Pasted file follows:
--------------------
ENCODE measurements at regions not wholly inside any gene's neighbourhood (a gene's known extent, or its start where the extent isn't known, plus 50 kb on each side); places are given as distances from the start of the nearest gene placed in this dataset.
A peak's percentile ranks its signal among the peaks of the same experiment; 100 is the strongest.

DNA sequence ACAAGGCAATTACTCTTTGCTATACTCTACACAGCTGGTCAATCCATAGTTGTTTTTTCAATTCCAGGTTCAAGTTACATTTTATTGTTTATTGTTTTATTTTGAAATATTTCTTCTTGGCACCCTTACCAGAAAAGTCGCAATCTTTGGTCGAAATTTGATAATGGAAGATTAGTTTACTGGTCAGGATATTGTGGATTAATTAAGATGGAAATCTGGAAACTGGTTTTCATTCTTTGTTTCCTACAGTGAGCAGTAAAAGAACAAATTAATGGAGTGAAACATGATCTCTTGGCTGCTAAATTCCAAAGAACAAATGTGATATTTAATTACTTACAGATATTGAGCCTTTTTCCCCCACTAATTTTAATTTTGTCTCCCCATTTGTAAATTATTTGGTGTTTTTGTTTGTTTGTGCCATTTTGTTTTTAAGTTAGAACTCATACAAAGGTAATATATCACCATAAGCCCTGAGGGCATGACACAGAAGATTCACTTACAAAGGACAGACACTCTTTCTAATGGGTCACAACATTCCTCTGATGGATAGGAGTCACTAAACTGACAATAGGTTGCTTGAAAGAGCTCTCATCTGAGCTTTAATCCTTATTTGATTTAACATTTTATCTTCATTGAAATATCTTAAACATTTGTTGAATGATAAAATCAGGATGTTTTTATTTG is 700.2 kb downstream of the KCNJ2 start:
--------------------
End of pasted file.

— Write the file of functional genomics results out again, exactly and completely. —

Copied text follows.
ENCODE measurements at regions not wholly inside any gene's neighbourhood (a gene's known extent, or its start where the extent isn't known, plus 50 kb on each side); places are given as distances from the start of the nearest gene placed in this dataset.
A peak's percentile ranks its signal among the peaks of the same experiment; 100 is the strongest.

DNA sequence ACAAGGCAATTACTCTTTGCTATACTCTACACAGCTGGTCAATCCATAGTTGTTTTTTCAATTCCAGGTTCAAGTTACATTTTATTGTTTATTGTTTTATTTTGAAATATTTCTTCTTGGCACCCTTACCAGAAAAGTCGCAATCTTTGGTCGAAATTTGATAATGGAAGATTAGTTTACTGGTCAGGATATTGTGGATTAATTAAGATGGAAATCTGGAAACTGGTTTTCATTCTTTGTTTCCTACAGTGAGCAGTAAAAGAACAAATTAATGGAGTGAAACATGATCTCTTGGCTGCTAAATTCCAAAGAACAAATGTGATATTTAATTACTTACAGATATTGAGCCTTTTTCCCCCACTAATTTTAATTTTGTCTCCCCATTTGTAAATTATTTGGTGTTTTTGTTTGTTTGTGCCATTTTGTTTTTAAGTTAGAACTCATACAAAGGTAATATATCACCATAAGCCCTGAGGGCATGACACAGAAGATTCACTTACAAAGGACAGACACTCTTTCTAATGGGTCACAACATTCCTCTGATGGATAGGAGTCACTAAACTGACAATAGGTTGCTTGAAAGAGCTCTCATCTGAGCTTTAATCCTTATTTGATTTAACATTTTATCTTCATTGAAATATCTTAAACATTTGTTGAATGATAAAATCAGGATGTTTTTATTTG is 700.2 kb downstream of the KCNJ2 start: